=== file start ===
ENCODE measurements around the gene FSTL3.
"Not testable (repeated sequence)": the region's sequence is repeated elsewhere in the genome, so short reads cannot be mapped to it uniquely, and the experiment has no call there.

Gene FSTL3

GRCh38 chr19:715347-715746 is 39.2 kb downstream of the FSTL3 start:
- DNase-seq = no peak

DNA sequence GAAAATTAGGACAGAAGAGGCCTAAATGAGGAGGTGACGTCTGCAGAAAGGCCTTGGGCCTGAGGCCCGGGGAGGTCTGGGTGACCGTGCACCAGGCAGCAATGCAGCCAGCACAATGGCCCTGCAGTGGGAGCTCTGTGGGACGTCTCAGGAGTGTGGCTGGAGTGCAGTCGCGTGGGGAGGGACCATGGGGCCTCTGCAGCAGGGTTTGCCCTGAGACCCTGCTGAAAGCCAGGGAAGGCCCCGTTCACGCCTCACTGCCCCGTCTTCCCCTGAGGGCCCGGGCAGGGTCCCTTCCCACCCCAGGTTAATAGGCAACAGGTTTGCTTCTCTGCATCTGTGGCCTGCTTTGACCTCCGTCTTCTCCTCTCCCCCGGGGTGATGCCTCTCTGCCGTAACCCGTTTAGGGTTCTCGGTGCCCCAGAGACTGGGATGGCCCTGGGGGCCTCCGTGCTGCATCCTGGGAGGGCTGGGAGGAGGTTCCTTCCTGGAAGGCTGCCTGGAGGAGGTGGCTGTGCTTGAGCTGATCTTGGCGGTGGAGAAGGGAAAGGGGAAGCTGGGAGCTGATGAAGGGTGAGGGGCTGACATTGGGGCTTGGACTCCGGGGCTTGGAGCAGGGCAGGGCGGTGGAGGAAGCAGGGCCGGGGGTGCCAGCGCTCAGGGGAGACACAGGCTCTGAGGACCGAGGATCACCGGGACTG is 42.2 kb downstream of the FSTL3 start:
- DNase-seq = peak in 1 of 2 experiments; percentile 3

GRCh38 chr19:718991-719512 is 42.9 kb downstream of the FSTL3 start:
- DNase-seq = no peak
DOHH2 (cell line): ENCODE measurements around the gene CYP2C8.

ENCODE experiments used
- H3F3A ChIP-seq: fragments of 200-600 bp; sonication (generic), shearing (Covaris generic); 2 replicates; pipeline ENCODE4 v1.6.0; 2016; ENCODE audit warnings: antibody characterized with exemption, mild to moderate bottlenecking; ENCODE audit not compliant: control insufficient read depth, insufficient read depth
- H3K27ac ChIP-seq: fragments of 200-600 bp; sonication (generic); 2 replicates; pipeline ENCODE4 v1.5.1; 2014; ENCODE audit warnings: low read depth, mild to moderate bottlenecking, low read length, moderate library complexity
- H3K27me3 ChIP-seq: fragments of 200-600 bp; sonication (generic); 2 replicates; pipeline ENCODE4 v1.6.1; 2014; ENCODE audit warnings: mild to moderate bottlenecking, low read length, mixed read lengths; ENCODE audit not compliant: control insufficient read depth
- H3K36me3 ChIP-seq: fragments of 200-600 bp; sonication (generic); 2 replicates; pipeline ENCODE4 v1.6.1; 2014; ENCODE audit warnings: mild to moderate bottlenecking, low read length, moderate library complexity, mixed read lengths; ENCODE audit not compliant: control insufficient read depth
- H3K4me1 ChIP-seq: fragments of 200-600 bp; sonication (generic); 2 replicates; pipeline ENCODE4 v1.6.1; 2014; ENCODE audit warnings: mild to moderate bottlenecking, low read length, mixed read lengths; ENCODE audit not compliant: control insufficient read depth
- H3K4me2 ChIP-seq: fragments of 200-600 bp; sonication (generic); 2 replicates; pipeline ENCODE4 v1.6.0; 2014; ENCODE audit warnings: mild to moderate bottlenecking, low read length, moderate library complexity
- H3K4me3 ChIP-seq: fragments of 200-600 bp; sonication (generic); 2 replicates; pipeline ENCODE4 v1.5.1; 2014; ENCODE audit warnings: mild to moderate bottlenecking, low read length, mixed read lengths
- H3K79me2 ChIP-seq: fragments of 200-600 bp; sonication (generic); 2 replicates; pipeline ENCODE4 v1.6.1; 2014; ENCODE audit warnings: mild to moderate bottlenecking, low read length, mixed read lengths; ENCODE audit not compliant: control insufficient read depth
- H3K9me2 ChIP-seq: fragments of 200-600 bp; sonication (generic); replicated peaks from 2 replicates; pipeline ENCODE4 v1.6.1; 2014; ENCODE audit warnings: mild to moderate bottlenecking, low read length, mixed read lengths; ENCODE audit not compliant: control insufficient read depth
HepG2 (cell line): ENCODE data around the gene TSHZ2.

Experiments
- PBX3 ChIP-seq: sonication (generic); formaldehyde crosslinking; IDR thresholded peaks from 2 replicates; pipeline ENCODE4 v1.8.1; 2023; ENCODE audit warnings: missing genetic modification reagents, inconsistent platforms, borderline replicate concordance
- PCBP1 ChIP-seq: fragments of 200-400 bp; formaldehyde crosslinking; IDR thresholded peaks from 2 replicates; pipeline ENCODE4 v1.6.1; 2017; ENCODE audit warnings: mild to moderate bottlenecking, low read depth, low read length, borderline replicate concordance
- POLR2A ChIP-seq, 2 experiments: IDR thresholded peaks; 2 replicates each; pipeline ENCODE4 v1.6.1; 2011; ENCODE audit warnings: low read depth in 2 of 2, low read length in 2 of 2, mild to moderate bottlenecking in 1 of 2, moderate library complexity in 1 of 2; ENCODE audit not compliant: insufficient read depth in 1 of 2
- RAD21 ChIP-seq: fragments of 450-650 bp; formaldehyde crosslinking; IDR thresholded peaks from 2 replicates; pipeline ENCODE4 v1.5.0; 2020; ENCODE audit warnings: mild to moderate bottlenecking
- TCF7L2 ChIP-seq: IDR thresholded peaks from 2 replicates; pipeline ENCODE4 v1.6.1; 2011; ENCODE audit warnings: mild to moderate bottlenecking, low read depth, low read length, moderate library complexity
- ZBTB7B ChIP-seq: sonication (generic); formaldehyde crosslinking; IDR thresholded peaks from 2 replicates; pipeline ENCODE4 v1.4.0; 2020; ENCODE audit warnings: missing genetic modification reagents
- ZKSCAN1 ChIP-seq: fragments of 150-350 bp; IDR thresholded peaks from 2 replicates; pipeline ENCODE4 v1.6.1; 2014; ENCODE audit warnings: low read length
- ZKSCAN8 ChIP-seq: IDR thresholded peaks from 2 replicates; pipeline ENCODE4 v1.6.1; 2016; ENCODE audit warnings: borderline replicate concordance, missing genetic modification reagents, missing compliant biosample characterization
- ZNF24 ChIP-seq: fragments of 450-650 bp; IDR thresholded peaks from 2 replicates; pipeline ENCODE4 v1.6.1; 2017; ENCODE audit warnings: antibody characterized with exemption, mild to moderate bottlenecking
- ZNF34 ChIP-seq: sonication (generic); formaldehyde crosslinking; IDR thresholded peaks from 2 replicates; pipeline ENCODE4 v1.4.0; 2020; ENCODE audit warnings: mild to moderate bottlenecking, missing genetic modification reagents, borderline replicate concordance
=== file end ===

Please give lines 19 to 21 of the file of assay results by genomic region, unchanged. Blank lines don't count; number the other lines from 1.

- H3K79me2 ChIP-seq: fragments of 200-600 bp; sonication (generic); 2 replicates; pipeline ENCODE4 v1.6.1; 2014; ENCODE audit warnings: mild to moderate bottlenecking, low read length, mixed read lengths; ENCODE audit not compliant: control insufficient read depth
- H3K9me2 ChIP-seq: fragments of 200-600 bp; sonication (generic); replicated peaks from 2 replicates; pipeline ENCODE4 v1.6.1; 2014; ENCODE audit warnings: mild to moderate bottlenecking, low read length, mixed read lengths; ENCODE audit not compliant: control insufficient read depth
HepG2 (cell line): ENCODE data around the gene TSHZ2.